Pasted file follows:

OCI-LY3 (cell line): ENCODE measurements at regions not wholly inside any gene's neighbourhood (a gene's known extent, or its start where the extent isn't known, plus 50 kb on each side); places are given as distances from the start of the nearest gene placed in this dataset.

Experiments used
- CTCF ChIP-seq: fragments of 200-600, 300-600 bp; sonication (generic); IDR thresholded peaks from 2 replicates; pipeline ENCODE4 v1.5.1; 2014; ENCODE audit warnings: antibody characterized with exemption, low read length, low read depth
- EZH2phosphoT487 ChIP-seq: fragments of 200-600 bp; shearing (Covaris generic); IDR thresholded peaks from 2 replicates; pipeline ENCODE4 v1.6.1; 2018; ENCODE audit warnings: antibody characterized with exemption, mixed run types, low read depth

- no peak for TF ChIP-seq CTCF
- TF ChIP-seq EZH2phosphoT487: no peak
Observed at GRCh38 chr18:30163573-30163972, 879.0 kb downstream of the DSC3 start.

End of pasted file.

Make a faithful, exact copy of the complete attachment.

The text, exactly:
OCI-LY3 (cell line): ENCODE measurements at regions not wholly inside any gene's neighbourhood (a gene's known extent, or its start where the extent isn't known, plus 50 kb on each side); places are given as distances from the start of the nearest gene placed in this dataset.

Experiments used
- CTCF ChIP-seq: fragments of 200-600, 300-600 bp; sonication (generic); IDR thresholded peaks from 2 replicates; pipeline ENCODE4 v1.5.1; 2014; ENCODE audit warnings: antibody characterized with exemption, low read length, low read depth
- EZH2phosphoT487 ChIP-seq: fragments of 200-600 bp; shearing (Covaris generic); IDR thresholded peaks from 2 replicates; pipeline ENCODE4 v1.6.1; 2018; ENCODE audit warnings: antibody characterized with exemption, mixed run types, low read depth

- no peak for TF ChIP-seq CTCF
- TF ChIP-seq EZH2phosphoT487: no peak
Observed at GRCh38 chr18:30163573-30163972, 879.0 kb downstream of the DSC3 start.